- Identity Consolidation: During this stage, people accept that they are now rich but realize that their money does not define who they are.
- Stewardship: In the final phase, people reach a mature resolution of what their money means to them and have established a plan for what to do with their money in terms of personal, family and philanthropic missions.
These cash windfalls are a nice problem to have; however, there are numerous stories detailing the recently wealthy burning though their money in just a few short years, ending up with a collection of expensive toys and objects that hold little return on investment. There are important pitfalls to avoid particularly when managing investment quality tangible assets – the first step being to assemble the right team of experts.
All newly minted high-profile clients should be encouraged to hire and consult with an art advisor. In fact, it is paramount that the client hires an art advisory firm with a vast range of specialists, experts and conservators who can consult and bring significant insight to any asset class including expert purchase negotiations on the client’s behalf. This team can provide expert advice and analysis on the acquisition of a new asset whether it is a piece of jewelry, sports memorabilia or something more traditional such as a first-edition manuscript. Additionally, an art advisory firm can provide an unbiased opinion on the quality of the investment as well as the condition of the object, steering the client to more solid footing in terms of the client’s overall investment portfolio and potential long-term gains.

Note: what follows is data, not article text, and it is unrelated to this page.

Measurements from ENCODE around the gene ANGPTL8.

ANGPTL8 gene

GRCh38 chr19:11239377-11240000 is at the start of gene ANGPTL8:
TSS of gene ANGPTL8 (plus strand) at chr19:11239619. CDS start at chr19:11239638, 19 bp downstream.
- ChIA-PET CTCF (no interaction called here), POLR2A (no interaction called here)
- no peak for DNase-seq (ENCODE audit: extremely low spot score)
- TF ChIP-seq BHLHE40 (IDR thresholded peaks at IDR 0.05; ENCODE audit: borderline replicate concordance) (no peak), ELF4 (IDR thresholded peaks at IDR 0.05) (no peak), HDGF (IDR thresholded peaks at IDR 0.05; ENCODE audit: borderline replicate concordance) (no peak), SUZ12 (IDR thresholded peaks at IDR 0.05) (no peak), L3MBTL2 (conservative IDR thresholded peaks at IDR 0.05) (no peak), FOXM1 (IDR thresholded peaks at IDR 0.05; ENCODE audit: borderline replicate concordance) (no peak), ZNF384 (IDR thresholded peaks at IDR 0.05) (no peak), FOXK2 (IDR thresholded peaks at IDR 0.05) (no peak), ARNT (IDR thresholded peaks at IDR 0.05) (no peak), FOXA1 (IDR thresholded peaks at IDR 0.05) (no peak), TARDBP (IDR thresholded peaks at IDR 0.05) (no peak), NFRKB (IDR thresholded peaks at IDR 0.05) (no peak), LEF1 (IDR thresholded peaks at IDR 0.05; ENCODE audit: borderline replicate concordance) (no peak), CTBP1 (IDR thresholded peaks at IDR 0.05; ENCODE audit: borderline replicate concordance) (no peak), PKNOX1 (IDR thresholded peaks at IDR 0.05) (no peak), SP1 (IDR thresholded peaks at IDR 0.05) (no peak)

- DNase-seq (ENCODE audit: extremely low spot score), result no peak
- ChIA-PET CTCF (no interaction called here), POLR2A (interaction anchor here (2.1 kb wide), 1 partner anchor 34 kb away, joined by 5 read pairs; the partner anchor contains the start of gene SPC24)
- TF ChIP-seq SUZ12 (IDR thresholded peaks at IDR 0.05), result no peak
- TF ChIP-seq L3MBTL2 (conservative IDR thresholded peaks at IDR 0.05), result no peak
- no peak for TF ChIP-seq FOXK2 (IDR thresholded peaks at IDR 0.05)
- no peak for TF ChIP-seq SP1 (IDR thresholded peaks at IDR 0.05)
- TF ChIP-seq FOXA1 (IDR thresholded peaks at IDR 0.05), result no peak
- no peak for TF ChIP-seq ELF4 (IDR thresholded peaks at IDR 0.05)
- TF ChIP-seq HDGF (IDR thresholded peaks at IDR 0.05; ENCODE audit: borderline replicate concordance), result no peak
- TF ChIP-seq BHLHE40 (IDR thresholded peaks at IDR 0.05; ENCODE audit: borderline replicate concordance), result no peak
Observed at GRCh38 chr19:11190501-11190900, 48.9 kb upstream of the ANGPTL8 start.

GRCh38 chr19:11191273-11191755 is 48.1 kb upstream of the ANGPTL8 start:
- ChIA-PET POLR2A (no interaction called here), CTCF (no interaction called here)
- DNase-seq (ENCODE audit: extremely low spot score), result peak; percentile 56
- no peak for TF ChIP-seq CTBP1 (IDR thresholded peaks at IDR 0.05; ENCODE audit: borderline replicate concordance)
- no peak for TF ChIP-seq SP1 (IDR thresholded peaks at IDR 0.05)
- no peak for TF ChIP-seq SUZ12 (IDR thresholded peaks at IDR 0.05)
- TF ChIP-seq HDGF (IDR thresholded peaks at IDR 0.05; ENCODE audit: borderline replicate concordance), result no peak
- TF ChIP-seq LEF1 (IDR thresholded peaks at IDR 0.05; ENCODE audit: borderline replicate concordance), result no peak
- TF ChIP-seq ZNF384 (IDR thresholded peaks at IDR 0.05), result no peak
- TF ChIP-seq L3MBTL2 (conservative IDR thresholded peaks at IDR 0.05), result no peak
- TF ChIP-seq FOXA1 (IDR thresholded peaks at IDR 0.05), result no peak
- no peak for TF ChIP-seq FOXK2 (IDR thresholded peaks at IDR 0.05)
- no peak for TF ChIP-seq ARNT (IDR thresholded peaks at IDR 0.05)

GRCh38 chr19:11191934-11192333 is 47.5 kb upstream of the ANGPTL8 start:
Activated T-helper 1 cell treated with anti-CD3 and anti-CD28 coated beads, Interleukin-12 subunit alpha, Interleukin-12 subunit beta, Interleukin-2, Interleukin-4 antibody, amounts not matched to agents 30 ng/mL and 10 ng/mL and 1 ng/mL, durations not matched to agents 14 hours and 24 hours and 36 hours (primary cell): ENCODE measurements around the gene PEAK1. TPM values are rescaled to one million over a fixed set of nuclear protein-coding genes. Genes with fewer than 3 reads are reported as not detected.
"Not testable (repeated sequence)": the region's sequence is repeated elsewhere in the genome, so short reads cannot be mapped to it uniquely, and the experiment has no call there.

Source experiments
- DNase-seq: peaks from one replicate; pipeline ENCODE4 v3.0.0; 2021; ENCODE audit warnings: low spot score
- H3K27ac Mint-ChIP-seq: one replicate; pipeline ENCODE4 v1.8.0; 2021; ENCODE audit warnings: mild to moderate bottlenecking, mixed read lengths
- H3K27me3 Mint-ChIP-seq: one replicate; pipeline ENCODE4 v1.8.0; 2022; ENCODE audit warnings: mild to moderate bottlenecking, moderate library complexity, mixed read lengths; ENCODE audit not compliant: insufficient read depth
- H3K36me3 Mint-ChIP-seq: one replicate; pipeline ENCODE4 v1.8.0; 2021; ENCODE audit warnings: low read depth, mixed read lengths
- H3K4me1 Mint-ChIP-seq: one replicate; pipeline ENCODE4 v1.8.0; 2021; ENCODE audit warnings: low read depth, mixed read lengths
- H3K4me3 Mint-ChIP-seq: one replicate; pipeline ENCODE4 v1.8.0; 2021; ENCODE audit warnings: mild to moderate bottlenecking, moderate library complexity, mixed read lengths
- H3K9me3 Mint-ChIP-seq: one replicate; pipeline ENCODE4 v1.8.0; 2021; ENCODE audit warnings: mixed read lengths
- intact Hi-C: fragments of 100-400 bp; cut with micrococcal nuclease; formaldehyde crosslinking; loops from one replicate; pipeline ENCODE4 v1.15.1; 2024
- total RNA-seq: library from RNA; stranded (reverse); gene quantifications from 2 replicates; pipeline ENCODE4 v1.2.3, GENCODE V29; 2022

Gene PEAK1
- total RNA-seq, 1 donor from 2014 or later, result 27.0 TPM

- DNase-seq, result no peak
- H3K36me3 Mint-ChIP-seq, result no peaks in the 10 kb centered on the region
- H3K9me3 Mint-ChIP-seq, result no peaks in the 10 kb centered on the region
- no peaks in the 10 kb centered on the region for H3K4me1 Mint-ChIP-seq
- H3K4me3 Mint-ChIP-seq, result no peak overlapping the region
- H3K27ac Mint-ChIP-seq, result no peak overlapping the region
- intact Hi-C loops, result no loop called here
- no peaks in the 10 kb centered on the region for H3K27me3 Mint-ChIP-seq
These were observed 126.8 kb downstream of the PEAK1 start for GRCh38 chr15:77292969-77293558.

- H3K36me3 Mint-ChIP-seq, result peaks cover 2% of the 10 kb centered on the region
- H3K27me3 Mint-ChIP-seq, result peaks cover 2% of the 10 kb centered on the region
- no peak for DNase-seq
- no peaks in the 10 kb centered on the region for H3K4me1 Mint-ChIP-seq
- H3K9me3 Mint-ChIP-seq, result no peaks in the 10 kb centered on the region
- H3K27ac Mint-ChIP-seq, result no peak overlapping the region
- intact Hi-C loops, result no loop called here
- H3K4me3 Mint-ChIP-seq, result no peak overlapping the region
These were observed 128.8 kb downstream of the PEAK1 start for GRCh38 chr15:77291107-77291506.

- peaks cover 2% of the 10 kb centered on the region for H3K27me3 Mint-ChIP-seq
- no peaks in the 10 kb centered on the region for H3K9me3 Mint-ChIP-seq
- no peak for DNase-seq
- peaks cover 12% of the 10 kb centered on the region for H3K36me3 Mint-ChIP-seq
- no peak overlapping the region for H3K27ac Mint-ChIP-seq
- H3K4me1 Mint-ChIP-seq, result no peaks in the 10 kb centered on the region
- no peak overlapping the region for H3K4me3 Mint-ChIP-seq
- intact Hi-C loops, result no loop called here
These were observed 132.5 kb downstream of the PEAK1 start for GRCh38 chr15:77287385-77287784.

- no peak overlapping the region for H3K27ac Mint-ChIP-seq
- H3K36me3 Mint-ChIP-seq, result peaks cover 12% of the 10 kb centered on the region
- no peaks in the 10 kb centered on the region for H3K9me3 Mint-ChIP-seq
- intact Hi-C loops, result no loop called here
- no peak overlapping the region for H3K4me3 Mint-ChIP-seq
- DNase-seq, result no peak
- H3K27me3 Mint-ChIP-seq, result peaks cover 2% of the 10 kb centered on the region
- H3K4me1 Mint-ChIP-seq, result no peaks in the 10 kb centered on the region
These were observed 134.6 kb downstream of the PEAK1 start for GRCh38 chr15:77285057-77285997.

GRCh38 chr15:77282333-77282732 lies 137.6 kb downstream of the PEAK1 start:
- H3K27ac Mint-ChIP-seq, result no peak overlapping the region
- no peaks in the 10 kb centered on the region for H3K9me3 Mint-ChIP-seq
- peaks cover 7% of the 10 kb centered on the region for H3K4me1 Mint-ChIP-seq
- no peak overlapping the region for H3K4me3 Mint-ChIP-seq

Secondly, avoid the dealer dilemma! While a traditional retail setting such as a gallery, fine art show or fine jewelry salon can be an interesting arena to acquire unique and unusual tangible assets, there is a built-in bias on the dealer’s behalf. The seller’s goal is to garner the highest amount possible for any object marketed or sold. Additionally, while a collector’s discount can often be negotiated, the seller has the upper hand because the seller’s understanding of the market is greater. In many cases, and particularly with our watch-collecting client, we see specific instances where high-profile clients are taken advantage of even with negotiated discounts, simply due to the fact that there is money to spend and impulse to buy without sound financial guidance.